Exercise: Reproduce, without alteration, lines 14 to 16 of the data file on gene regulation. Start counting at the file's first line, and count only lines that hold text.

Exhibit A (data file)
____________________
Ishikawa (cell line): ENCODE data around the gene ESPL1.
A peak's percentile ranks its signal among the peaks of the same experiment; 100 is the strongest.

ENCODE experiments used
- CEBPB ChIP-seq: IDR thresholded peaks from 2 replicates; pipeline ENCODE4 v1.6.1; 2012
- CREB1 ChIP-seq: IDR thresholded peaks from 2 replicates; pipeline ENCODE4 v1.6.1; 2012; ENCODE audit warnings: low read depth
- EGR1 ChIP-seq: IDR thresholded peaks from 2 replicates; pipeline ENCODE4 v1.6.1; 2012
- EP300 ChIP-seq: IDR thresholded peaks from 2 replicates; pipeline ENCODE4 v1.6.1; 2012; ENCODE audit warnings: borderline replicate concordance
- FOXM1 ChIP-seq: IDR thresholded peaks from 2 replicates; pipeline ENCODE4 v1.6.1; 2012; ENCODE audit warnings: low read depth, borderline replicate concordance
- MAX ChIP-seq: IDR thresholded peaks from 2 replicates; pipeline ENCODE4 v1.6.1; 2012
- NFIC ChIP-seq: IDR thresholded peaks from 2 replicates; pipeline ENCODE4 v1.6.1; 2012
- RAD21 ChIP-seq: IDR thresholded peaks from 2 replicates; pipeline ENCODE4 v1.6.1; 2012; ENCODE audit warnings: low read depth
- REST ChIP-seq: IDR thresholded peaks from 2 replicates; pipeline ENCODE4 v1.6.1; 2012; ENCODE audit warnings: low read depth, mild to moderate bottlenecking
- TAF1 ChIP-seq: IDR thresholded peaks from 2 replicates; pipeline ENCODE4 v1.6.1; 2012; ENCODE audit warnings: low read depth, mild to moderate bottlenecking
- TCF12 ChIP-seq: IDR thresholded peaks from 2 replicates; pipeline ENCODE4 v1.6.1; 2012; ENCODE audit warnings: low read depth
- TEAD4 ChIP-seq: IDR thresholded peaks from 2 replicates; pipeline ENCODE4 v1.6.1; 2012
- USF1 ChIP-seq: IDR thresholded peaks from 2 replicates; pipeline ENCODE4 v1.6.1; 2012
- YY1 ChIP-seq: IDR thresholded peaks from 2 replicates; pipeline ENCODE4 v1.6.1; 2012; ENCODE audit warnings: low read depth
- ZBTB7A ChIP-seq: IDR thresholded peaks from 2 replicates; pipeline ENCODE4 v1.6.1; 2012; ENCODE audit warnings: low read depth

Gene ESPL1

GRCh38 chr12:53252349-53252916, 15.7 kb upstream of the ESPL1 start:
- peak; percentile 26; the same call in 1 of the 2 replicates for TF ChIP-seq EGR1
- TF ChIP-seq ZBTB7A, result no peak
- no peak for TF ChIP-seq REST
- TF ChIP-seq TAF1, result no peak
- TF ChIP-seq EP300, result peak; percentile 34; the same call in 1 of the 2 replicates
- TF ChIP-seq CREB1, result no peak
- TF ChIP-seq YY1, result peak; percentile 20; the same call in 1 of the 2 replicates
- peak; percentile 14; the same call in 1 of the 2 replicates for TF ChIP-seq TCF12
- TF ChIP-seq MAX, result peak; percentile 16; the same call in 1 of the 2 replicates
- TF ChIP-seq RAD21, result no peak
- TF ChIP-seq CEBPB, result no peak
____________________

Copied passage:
- TCF12 ChIP-seq: IDR thresholded peaks from 2 replicates; pipeline ENCODE4 v1.6.1; 2012; ENCODE audit warnings: low read depth
- TEAD4 ChIP-seq: IDR thresholded peaks from 2 replicates; pipeline ENCODE4 v1.6.1; 2012
- USF1 ChIP-seq: IDR thresholded peaks from 2 replicates; pipeline ENCODE4 v1.6.1; 2012